Edible lobster (Nephrops norvegicus), widespread in the Mediterranean and northeastern Atlantic. It is sold as a delicacy over much of its range. Scampi live in burrows on soft sea bottoms at depths of 33 to 820 ft (10–250 m). They grow to about 8 in. (200 mm) long and weigh about 7 oz (200 g). The slender claws may be almost as long as the body. Most scampi are trawled, but some are caught in baited lobster pots.
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Scampi is the plural of scampo, the Italian name for the Norway lobster (Nephrops norvegicus), also known as the Dublin Bay prawn (especially in Ireland and the U.K.) and langoustine (the French name). The name is used loosely both in Italy and elsewhere, though in Britain, food labelling laws define "scampi" as Nephrops norvegicus.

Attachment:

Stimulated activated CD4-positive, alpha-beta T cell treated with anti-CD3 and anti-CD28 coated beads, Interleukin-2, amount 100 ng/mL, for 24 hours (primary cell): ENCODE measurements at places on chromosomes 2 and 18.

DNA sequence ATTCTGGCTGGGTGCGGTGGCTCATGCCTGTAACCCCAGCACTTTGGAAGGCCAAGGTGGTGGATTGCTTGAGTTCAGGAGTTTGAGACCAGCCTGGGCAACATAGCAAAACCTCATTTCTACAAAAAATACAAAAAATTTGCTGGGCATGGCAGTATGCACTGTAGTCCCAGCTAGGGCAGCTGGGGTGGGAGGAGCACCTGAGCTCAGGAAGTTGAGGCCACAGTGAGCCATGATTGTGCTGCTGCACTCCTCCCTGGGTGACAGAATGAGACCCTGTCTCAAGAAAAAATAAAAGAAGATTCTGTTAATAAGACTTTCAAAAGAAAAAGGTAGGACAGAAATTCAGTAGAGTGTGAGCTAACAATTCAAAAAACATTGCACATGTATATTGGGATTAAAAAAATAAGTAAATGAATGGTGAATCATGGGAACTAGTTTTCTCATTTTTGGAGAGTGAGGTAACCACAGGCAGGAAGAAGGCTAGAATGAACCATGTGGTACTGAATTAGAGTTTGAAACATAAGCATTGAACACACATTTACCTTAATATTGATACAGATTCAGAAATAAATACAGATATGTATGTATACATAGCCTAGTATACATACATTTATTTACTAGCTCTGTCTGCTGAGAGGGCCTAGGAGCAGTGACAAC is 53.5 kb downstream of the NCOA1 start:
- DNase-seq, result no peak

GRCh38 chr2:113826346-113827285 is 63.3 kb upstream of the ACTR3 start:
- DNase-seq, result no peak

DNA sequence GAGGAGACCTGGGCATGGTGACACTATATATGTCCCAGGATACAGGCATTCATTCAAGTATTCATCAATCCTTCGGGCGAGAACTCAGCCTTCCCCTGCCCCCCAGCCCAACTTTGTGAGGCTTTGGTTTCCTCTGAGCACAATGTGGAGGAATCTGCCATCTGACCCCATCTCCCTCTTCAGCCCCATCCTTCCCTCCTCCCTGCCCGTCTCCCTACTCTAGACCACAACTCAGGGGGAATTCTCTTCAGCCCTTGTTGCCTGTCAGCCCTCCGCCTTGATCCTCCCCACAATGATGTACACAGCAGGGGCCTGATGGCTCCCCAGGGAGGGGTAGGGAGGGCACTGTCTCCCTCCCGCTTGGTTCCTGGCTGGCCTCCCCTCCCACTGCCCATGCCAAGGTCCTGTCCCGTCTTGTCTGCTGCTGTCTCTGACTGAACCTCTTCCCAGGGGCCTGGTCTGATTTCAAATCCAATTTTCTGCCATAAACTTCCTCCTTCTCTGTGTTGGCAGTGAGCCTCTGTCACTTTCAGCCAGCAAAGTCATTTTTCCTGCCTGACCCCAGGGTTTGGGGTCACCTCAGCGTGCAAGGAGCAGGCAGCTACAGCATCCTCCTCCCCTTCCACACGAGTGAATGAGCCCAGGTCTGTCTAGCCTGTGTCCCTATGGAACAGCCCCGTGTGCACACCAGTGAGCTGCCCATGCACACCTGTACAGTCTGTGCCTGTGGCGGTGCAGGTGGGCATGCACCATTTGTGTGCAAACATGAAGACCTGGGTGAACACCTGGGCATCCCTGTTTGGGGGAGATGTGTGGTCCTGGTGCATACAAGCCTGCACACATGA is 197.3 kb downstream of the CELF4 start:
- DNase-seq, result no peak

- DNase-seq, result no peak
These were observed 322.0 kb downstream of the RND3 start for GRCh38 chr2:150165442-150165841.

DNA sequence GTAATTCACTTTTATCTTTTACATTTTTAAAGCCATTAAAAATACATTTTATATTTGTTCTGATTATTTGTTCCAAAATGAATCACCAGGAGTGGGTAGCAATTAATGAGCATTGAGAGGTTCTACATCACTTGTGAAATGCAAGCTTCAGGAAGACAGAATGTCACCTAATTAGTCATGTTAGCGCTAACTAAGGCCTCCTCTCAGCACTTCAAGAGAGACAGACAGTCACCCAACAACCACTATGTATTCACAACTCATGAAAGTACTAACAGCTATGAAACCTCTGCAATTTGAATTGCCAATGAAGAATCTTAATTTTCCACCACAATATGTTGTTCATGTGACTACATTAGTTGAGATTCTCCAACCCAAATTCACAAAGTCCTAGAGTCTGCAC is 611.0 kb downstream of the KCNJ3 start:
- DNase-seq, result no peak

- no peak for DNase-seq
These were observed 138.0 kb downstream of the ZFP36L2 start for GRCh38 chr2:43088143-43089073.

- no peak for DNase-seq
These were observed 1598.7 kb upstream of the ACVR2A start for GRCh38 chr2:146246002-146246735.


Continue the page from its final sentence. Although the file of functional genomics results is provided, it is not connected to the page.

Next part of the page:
In the United Kingdom, "scampi" refers to a dish of shelled tail meat, coated in breadcrumbs or batter, deep fried and often served with chips, peas and Tartar sauce. In the Southern Hemisphere, other species of lobster are used instead, such as Metanephrops challengeri.
In the USA, "scampi" is often the menu name for shrimp in Italian-American cuisine. The term "Scampi", by itself, is also the name of a dish of shrimp served in garlic butter and dry white wine, served either with bread, or over pasta. The word "scampi" is often construed as that style of preparation rather than an ingredient, with traditional scampi being described as "shrimp scampi", and variants such as "chicken scampi" also existing.